About Tools for Modifying 3D Meshes

3D Mesh modeling provides several methods to create free-form designs by stretching, twisting, scaling, and smoothing meshes.

You can choose from the following tools to facilitate this process.

Note: In the illustrations below, the VSEDGES system variable was set to 1 to display the isolines for clarity.

Smooth a Mesh

Mesh smoothness is an object-specific property of 3D meshes. An unsmoothed mesh has a smoothness level of 0, and mesh smoothness can go up to 256, although meshes commonly use only levels 1 through 4. In the following illustration, a mesh sphere is modified by grip editing and extrusion, and then smoothed.

You can work more efficiently when you complete editing operations using gizmos, extrusion, and splitting faces on mesh objects that have not been smoothed yet. You can quickly switch between the levels of smoothness using the Properties palette to get previews of the selected mesh. Higher levels of smoothness increase complexity, which affects performance.

Select Subobjects with Selection Filters

Selecting a subobject in a mesh can be difficult unless you specify one of the subobject filters, which are accessible from the Mesh tab, Selection panel. By specifying that selection is limited to faces, edges, or vertices, you can restrict which subobject type can be selected. In the following illustration, the Face subobject selection filter is turned on, and you can select faces individually or with the Window or Crossing options.

Note: The red dots are subobject grips.

Extend or Extrude Mesh Faces

You can extend one or more mesh faces with a 3D gizmo, which displays when you select each face, or you can extrude one or more mesh faces with the MESHEXTRUDE command. A key difference between extending and extruding mesh faces is apparent from the way each face is modified using identical distances.

With 3D gizmos, when you modify selected faces, the adjacent faces are stretched to accommodate the modification. When the object is smoothed, the adjacent faces adapt to the new location of the faces. In the following illustration, the highlighted mesh faces are extended using the 3D Move gizmo, and then smoothed.

Mesh extrusion, however, inserts additional faces to close the gap between the extruded faces and the original mesh surface. With mesh extrusion, you can specify whether adjacent faces are extruded either as a unit (joined) or separately (not joined) as shown in the following illustration.

Maintain Edges with Creases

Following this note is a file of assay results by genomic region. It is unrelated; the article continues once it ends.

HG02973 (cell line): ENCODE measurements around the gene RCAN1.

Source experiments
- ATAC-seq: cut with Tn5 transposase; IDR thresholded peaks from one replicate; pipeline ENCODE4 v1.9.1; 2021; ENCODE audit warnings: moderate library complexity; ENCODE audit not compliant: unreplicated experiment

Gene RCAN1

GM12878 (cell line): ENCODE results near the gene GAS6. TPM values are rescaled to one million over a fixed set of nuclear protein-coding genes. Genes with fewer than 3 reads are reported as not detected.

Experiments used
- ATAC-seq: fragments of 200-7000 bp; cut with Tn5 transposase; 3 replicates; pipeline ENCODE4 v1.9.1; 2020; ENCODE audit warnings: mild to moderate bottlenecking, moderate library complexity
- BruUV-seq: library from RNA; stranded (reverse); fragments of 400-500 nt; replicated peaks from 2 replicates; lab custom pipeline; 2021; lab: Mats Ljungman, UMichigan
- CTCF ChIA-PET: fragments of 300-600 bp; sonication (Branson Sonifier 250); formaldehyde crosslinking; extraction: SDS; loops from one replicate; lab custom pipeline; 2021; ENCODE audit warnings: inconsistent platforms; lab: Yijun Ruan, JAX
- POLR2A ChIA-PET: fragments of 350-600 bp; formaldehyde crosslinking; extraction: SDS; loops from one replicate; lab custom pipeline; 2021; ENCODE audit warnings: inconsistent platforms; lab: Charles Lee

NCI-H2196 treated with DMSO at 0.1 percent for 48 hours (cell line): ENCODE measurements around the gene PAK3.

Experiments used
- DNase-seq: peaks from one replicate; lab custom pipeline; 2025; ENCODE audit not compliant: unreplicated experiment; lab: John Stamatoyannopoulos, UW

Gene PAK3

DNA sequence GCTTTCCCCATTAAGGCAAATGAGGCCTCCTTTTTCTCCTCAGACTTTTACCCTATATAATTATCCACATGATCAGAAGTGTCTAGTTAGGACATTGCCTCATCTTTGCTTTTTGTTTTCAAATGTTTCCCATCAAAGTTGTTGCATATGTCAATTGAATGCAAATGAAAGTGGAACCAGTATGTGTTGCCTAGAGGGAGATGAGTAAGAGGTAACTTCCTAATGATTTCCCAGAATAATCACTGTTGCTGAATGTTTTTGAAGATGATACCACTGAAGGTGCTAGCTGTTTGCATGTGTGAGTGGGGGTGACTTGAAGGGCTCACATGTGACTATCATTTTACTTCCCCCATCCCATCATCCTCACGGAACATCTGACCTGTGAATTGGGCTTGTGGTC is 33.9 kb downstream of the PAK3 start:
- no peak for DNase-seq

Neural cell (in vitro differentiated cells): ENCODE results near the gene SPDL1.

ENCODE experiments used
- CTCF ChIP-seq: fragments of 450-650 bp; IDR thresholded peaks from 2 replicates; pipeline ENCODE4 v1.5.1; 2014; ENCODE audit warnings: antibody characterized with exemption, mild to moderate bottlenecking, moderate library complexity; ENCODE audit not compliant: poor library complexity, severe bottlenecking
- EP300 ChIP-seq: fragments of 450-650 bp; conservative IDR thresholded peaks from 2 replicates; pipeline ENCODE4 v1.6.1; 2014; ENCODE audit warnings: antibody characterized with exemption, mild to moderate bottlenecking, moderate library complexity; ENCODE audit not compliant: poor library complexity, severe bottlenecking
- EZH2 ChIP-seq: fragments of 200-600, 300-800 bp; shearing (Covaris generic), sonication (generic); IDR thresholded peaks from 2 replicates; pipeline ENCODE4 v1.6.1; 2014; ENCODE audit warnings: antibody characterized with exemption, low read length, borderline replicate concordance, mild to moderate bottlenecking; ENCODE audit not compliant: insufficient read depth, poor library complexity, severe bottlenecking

To help limit the distortion when a mesh is smoothed you can crease selected edges, which will maintain their sharpness no matter how much the mesh is smoothed. You might also need to crease the edges in surrounding faces. The following illustration displays extruded faces on a mesh torus, alternately creased and uncreased.

When you set the Creased parameter to Always, the creased edge retains its sharpness after smoothing. Otherwise, the creased edge becomes smoother at the equivalent level of smoothness.

Subdivide the Faces on a Mesh

When you refine a mesh, one or more faces are subdivided into smaller faces for finer control. However, by increasing the number of faces, you add to the overall complexity of the model. In addition, refining an entire mesh object resets the base level of smoothness to 0. This change can result in a dense grid that can no longer be simplified. For best results, avoid refining the object, and refine or split only the individual faces that require more detailed modeling. The following illustration demonstrates the result when a smoothed mesh box is refined entirely, or when only one face is refined.

Note: Refining individual faces does not reset the level of smoothness for the object.

Convert Meshes to 3D Solids or Surfaces

If you need to edit mesh objects through intersection, subtraction, or union, you can convert a mesh to a 3D solid or surface. Similarly, if you need to apply creasing or smoothing to a 3D solid or surface, you can convert it to a mesh. However, not all conversions retain complete fidelity to the shape of the original object. Avoid switching between object types more than once, if possible. If you notice that the conversion modifies the shape of the object in an unacceptable way, undo the conversion and try using different settings.

Note: The SMOOTHMESHCONVERT system variable controls whether the mesh objects that you convert to 3D solids or surfaces are smoothed or faceted, and whether their co-planar faces are optimized (merged).

Avoid Problems with Meshes

You might have trouble converting some meshes to 3D solids due to the following problems:

Mesh objects that cannot be converted to solids can often be converted to surfaces instead. One way to resolve this problem is to convert the mesh to a faceted solid instead of a smooth solid. You might also be able to repair the problem by splitting the adjacent faces, starting at the shared vertex (MESHSPLIT).